Howard County officials are moving to nearly triple - to $36.5 million - the amount the county is willing to spend on agricultural preservation and double the maximum price per acre it will pay to keep its remaining farmland from sprouting new homes.
County Executive James N. Robey said the changes are needed to draw participants into the preservation program in the face of spiraling land prices.
"We don't get many takers anymore" because of intense competition among developers for land, said Robey, who wants to double to $40,000 per acre the amount the county would pay for development rights on prime farmland.
Robey also is proposing to simplify the formula used to evaluate land eligible for the program, which is funded by 25 percent of the county's real estate transfer tax. That totaled about $8.5 million last year - twice the amount collected in 2000.
The moves, if approved by the County Council, also could help provide a way to preserve an 892-acre portion of Doughoregan Manor, the 300-year-old estate of Declaration of Independence signer Charles Carroll of Carrolton. A 30-year historic easement on that land is set to expire next year.
Several County Council members said they also favor paying more for farmland.
"I'm fully in favor of putting money in agricultural preservation, but you have to increase the price per acre," said council Chairman Christopher J. Merdon, an Ellicott City Republican who is running for county executive.
West Columbia Democrat Ken Ulman, another executive hopeful, also expressed interest.
"I am absolutely in support of effectively using our agricultural preservation dollars, especially when it comes to Doughoregan Manor," he said.
County Farm Bureau President Phillip Jones said there's not much land left in Howard that is eligible for farmland preservation, but added that Robey's move might help, particularly in preserving Doughoregan.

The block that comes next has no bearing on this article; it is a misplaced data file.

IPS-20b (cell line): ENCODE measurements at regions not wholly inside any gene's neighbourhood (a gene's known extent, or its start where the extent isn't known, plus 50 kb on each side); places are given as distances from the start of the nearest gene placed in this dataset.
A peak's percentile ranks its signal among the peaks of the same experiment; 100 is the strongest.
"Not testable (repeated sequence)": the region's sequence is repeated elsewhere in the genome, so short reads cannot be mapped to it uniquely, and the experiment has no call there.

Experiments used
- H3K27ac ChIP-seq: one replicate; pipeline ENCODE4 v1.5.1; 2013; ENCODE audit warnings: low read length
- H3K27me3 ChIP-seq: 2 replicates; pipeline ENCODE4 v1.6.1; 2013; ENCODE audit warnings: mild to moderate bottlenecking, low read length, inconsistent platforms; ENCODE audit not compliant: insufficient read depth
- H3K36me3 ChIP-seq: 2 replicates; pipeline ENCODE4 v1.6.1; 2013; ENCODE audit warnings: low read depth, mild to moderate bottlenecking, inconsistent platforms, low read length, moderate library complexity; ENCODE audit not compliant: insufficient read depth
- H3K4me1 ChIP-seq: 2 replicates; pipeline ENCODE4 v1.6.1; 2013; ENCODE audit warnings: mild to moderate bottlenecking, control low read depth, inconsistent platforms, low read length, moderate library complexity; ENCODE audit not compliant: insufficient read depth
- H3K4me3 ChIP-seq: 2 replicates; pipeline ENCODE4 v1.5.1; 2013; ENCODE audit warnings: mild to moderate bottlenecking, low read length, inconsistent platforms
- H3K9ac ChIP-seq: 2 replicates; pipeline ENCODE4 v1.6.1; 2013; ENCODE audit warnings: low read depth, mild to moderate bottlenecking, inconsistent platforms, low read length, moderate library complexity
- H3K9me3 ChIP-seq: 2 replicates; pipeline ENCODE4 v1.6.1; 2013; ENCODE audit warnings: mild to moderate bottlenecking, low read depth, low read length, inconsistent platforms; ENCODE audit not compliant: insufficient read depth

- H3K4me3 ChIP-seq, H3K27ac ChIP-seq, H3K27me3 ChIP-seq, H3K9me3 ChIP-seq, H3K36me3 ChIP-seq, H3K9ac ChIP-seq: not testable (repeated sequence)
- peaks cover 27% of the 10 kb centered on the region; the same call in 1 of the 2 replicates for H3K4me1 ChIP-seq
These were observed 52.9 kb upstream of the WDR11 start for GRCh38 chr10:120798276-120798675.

"I guess you have to be competitive with the real estate industry," Jones said.
Howard hasn't added a farm to its preservation program since 2002, said Joy Levy, the county's Agricultural Preservation Administrator, and state officials have threatened to drop the county from a separate state preservation program if progress isn't made by June. Last summer, county planning director Marsha S. McLaughlin proposed restricting rural development by using zoning changes, partly to satisfy the state, but united opposition from landowners killed the idea.
Critics say the county's problem began decades ago when Howard failed to follow nearby jurisdictions and enact large lot zoning to protect farms.
Baltimore County allows one house per 50 acres in rural farm zones and Montgomery County uses 25-acre farm lots to discourage development and keep farmland prices down. Montgomery County hasn't paid more than $8,500 an acre, said agricultural preservation administrator John Zawitoski.
But Howard's most restrictive zone is 4.25 acres per house, and with new detached homes selling above $700,000 each, developers have priced the county program out of the market.
"They have some of the worst zoning in the state. That is unacceptable," said Dru Schmidt-Perkins, executive director of 1000 Friends of Maryland, a private preservation group. Still, she said, "increasing the amount paid per acre is critical." Perkins said that the county "should be commended" for taking the initiative.
Mary Catherine Cochran, president of Preservation Howard County, a private conservation group, said she hopes the changes will provide a way to preserve Doughoregan, though not all of the land there is eligible for agricultural preservation. She called Robey's proposals "very good news" for helping the county meet overall preservation goals.
The Colonial-era estate in western Ellicott City includes a 20-room mansion dating from 1730 and 30 other historic buildings still owned and occupied by the Carroll family.
The Carrolls plan to raise more than $20 million for renovations and repairs, and want to preserve family ownership - a goal that could involve large-scale home development on some of the land.